Recently, saliency detection in a single image and co-saliency detection in multiple images have drawn extensive research interest in the vision community. In this paper, we investigate a new problem of co-saliency detection within a single image, i.e., detecting within-image co-saliency. By identifying common saliency within an image, e.g., highlighting multiple occurrences of an object class with similar appearance, this work can benefit many important applications, such as the detection of objects of interest, more robust object recognition, reduction of information redundancy, and animation synthesis. We propose a new bottom-up method to address this problem. Specifically, a large number of object proposals are first detected from the image. Then we develop an optimization algorithm to derive a set of proposal groups, each of which contains multiple proposals showing good common saliency in the original image. For each proposal group, we calculate a co-saliency map and then use a low-rank based algorithm to fuse the maps calculated from all the proposal groups for the final co-saliency map in the image. In the experiment, we collect a new dataset of 364 color images with within-image cosaliency. Experiment results show that the proposed method can better detect the within-image co-saliency than existing algorithms.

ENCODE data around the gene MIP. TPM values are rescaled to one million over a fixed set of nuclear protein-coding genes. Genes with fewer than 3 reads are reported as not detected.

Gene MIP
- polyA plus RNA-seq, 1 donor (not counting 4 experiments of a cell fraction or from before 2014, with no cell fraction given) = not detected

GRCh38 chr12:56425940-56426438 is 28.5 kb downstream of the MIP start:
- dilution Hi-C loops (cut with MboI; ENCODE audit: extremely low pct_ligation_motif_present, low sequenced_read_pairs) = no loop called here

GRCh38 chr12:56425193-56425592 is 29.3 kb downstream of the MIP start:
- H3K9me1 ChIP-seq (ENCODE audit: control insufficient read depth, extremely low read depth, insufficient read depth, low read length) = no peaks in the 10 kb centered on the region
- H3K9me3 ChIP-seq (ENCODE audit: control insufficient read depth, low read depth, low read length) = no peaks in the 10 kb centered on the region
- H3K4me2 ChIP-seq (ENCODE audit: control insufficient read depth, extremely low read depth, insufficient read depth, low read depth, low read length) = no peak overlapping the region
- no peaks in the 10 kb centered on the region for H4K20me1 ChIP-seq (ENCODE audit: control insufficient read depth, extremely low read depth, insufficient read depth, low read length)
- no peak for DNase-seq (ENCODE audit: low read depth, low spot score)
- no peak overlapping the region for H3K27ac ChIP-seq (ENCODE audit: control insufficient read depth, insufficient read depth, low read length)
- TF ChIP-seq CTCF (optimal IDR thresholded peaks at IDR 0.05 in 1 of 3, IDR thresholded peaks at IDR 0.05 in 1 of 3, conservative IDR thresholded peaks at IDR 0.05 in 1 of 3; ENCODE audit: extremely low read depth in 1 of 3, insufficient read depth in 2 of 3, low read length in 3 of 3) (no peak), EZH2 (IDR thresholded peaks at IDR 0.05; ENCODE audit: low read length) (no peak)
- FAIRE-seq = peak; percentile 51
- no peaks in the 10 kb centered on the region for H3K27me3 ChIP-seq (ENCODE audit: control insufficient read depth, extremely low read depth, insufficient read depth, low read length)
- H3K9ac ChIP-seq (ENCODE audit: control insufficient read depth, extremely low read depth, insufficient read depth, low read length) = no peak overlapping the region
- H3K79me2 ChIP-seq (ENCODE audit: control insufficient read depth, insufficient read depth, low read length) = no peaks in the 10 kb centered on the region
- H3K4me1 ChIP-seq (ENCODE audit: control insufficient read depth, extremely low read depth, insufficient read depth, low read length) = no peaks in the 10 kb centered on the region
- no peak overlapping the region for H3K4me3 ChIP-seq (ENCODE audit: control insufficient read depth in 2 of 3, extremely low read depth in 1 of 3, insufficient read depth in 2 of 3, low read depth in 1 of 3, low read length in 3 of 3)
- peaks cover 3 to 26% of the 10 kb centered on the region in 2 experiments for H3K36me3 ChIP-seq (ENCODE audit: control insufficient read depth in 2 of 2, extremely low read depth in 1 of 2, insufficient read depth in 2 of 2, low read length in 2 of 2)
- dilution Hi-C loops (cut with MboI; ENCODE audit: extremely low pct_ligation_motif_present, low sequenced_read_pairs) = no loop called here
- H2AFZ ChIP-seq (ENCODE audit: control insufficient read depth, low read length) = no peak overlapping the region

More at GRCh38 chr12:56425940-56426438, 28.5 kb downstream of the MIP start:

This paper studies the topic modeling problem of tagged documents and images. Higher-order relations among tagged documents and images are major and ubiquitous characteristics, and play positive roles in extracting reliable and interpretable topics. In this paper, we propose the tag-topic models (TTM) to depict such higher-order topic structural dependencies within the Markov random field (MRF) framework. First, we use the novel factor graph representation of latent Dirichlet allocation (LDA)-based topic models from the MRF perspective, and present an efficient loopy belief propagation (BP) algorithm for approximate inference and parameter estimation. Second, we propose the factor hypergraph representation of TTM, and focus on both pairwise and higher-order relation modeling among tagged documents and images. Efficient loopy BP algorithm is developed to learn TTM, which encourages the topic labeling smoothness among tagged documents and images. Extensive experimental results confirm the incorporation of higher-order relations to be effective in enhancing the overall topic modeling performance, when compared with current state-of-the-art topic models, in many text and image mining tasks of broad interests such as word and link prediction, document classification, and tag recommendation.